After a run of Hedda Gablers in houses big and small, it is interesting to take a look at this avant-garde, surrealistic version reimagined for the cinematic stage.
Created and directed by Jen Hayes, this Hedda is accessible and thoughtful, with songs adding to the story of feeling confined and crushed, bothered and betrayed.
David Hoyle (once known as The Divine David) brings his queer style and dynamic stage presence to the Soho Theatre’s stage as both Hedda and Lovborg: in just under an hour, this brings a surreal and mannered performance into a world of digital overlays, projections, and a certain fidelity to the text.
“I am a very difficult person”, says this Hedda, with enough self-awareness to balance her obsession with position, paterfamilias, and past.
We are set in current times, in our century, where Hedda, “an individual, not a type” strikes out without bring shaped by an author. A conversation with Ibsen himself has the leading lady questioning her place, but asserting her right to be heard.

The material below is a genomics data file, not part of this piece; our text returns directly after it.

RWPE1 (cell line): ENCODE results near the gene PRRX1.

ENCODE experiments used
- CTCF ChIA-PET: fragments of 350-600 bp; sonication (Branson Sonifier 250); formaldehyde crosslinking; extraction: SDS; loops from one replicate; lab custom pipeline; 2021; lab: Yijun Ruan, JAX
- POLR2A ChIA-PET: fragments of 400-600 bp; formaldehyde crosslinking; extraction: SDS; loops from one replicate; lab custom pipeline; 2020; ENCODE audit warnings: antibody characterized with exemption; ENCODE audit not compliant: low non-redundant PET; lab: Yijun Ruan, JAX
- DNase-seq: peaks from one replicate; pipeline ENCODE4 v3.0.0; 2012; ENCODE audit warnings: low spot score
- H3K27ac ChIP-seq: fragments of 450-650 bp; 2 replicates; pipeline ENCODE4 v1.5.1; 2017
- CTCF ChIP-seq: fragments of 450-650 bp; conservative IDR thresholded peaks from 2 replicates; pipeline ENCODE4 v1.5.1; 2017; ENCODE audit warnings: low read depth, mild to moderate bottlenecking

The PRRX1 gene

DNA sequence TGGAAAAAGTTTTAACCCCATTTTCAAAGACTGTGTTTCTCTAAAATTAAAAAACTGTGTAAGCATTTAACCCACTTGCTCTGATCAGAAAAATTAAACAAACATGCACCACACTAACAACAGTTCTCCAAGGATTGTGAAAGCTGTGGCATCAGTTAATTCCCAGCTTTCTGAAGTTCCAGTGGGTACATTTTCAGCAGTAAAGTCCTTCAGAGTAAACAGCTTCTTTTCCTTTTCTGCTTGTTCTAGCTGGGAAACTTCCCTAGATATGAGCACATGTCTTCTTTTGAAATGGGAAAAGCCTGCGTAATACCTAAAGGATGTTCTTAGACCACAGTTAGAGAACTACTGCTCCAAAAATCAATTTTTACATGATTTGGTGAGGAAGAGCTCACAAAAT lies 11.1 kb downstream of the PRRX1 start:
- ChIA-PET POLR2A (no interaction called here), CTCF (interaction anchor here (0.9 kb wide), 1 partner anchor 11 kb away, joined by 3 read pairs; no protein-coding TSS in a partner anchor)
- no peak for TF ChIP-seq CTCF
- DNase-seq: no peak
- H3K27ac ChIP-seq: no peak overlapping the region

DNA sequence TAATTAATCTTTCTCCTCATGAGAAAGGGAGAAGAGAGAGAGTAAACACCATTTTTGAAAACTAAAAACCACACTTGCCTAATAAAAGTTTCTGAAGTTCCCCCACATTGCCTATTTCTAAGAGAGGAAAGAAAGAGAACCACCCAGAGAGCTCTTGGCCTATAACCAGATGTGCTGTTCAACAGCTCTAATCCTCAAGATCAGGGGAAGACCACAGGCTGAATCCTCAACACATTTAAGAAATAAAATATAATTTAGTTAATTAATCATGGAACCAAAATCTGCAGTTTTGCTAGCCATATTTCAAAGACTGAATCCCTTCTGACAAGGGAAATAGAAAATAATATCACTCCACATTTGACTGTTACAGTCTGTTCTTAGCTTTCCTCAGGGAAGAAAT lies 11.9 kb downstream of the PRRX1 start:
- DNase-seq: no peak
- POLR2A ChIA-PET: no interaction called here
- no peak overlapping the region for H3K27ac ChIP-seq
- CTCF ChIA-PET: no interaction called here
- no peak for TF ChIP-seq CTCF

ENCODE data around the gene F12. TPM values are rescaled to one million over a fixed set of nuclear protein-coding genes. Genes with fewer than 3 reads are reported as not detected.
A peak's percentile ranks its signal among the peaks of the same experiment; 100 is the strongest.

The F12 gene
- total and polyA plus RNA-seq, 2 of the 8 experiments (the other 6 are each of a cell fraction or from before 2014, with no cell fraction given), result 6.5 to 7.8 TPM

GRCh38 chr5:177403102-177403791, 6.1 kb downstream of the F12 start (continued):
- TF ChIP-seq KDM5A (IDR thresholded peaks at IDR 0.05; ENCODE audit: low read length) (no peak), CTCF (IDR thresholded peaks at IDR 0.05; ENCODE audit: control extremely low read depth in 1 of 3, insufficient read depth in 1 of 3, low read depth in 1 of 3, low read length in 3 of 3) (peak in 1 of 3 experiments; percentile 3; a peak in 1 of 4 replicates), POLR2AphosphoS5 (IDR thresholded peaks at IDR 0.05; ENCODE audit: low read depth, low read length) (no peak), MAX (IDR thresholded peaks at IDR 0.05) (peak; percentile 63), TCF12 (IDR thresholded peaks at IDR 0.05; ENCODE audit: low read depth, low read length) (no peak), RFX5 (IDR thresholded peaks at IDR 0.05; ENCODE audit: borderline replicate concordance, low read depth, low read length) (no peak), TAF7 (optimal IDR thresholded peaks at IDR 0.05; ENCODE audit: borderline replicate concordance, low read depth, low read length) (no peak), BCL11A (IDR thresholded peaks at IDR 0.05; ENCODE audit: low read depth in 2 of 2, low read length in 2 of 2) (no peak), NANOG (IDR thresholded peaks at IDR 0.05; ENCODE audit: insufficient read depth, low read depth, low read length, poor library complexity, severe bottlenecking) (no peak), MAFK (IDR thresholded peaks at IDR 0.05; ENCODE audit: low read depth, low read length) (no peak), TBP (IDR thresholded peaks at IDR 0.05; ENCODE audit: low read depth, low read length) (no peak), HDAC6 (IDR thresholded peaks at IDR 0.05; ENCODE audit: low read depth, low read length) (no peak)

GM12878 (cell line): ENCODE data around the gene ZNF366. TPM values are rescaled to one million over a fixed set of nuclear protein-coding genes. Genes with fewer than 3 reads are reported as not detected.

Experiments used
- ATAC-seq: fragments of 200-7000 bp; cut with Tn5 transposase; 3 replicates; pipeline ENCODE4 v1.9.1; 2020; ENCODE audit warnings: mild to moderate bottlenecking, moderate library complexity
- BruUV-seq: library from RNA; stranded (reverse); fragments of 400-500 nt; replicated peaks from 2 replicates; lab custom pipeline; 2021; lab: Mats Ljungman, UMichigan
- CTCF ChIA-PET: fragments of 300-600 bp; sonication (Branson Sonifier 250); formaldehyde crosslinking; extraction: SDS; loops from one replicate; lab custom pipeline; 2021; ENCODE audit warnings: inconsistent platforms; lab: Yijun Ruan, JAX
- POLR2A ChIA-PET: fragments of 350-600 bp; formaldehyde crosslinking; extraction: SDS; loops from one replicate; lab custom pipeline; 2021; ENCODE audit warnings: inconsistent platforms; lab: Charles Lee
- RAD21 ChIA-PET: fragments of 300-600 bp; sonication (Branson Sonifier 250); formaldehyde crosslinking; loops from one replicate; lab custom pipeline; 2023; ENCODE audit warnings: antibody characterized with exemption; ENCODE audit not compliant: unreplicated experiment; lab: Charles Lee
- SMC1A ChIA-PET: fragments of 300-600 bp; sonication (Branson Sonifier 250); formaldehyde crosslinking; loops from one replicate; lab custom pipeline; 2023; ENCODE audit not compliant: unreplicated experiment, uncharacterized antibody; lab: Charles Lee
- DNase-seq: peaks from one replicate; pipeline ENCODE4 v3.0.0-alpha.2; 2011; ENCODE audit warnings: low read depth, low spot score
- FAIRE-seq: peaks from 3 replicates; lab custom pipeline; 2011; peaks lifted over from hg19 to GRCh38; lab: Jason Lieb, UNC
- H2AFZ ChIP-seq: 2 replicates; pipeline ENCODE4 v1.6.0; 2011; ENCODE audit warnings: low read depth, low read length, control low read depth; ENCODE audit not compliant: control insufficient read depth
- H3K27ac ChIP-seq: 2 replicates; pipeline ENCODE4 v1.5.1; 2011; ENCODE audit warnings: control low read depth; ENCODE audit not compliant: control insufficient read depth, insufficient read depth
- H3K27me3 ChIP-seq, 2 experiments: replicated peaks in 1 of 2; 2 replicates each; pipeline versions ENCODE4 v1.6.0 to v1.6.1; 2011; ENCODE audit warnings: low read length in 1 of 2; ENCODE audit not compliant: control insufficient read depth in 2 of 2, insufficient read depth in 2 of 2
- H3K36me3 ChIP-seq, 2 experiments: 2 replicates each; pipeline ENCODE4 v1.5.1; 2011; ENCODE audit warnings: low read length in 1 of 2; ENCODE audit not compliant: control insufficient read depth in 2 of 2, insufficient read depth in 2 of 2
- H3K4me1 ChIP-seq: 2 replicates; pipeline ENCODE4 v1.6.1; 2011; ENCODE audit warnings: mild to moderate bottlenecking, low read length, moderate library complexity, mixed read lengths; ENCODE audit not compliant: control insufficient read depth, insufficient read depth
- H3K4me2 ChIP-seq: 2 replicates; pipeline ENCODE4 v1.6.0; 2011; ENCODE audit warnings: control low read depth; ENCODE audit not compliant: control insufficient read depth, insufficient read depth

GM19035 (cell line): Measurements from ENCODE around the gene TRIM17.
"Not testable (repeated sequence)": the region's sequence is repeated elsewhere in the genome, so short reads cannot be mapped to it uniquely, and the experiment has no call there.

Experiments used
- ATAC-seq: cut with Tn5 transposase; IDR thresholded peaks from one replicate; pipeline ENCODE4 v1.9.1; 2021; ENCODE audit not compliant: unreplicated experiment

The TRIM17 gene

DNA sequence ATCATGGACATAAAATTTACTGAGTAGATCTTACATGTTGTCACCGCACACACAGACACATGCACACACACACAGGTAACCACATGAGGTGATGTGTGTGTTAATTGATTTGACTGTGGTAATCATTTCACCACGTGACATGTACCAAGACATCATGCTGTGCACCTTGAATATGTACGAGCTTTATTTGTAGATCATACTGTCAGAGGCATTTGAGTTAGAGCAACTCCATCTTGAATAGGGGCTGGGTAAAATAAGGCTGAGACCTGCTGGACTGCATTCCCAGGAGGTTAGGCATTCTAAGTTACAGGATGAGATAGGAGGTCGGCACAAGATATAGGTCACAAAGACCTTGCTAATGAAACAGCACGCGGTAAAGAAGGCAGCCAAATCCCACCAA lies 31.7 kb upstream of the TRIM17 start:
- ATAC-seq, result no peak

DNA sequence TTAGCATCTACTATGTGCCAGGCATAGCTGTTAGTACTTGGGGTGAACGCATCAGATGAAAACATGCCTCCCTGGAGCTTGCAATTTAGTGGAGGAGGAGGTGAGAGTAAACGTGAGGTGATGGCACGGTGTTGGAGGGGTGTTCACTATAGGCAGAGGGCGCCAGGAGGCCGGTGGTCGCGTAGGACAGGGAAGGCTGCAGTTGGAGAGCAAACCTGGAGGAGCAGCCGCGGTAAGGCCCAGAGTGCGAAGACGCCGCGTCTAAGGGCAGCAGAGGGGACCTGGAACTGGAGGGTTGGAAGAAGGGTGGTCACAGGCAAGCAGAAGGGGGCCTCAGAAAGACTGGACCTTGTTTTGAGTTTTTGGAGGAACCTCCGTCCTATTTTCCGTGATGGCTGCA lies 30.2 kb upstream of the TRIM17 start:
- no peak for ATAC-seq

Hedda (after Ibsen) is “set in a Lynchesque inspired world of dream imagery, drama, bespoke sound design, music and chanteuse style singing”. The show is often cinematic, often voyeuristic – a keyhole effect introduces the presence of Judge Brack, who seeks to dominate and crush Hedda’s spirit.
Outside voices, and Hoyle’s playing of dual characters, can be a little difficult to follow, but the inherent selfishness and mysticism of Ibsen’s play is well captured. You may need a basic knowledge of Ibsen’s play, or at least to follow why Hedda is so driven by boredom and her sense of the beauty of sacrifice, but it isn’t essential to enjoy Hayes’s production.
What works here is Hoyle’s depiction of both charisma and obsession, and the original compositions by Tom Parkinson. The bespoke sound design, the filming choices, all add to an unsettling yet rich experience.
Image credit: Lee Baxter / Sarah Hickson